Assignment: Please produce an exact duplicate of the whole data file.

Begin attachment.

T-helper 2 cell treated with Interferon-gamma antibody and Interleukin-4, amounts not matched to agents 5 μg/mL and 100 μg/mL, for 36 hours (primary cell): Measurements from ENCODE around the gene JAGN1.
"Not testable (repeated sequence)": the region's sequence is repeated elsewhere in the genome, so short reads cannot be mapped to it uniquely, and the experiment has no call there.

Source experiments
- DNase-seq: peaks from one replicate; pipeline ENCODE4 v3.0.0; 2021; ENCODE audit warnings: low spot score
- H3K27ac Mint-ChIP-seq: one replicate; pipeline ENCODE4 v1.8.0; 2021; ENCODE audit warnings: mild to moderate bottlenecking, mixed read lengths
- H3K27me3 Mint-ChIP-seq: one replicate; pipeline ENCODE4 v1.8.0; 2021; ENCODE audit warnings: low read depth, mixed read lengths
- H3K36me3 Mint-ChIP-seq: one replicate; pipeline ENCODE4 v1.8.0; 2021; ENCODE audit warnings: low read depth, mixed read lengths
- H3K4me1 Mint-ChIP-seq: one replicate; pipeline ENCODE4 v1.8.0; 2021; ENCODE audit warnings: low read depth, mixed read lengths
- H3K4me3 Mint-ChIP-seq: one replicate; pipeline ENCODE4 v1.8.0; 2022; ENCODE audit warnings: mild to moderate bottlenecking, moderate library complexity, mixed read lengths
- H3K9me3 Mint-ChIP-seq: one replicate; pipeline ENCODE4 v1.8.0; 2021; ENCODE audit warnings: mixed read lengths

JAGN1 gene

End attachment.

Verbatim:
T-helper 2 cell treated with Interferon-gamma antibody and Interleukin-4, amounts not matched to agents 5 μg/mL and 100 μg/mL, for 36 hours (primary cell): Measurements from ENCODE around the gene JAGN1.
"Not testable (repeated sequence)": the region's sequence is repeated elsewhere in the genome, so short reads cannot be mapped to it uniquely, and the experiment has no call there.

Source experiments
- DNase-seq: peaks from one replicate; pipeline ENCODE4 v3.0.0; 2021; ENCODE audit warnings: low spot score
- H3K27ac Mint-ChIP-seq: one replicate; pipeline ENCODE4 v1.8.0; 2021; ENCODE audit warnings: mild to moderate bottlenecking, mixed read lengths
- H3K27me3 Mint-ChIP-seq: one replicate; pipeline ENCODE4 v1.8.0; 2021; ENCODE audit warnings: low read depth, mixed read lengths
- H3K36me3 Mint-ChIP-seq: one replicate; pipeline ENCODE4 v1.8.0; 2021; ENCODE audit warnings: low read depth, mixed read lengths
- H3K4me1 Mint-ChIP-seq: one replicate; pipeline ENCODE4 v1.8.0; 2021; ENCODE audit warnings: low read depth, mixed read lengths
- H3K4me3 Mint-ChIP-seq: one replicate; pipeline ENCODE4 v1.8.0; 2022; ENCODE audit warnings: mild to moderate bottlenecking, moderate library complexity, mixed read lengths
- H3K9me3 Mint-ChIP-seq: one replicate; pipeline ENCODE4 v1.8.0; 2021; ENCODE audit warnings: mixed read lengths

JAGN1 gene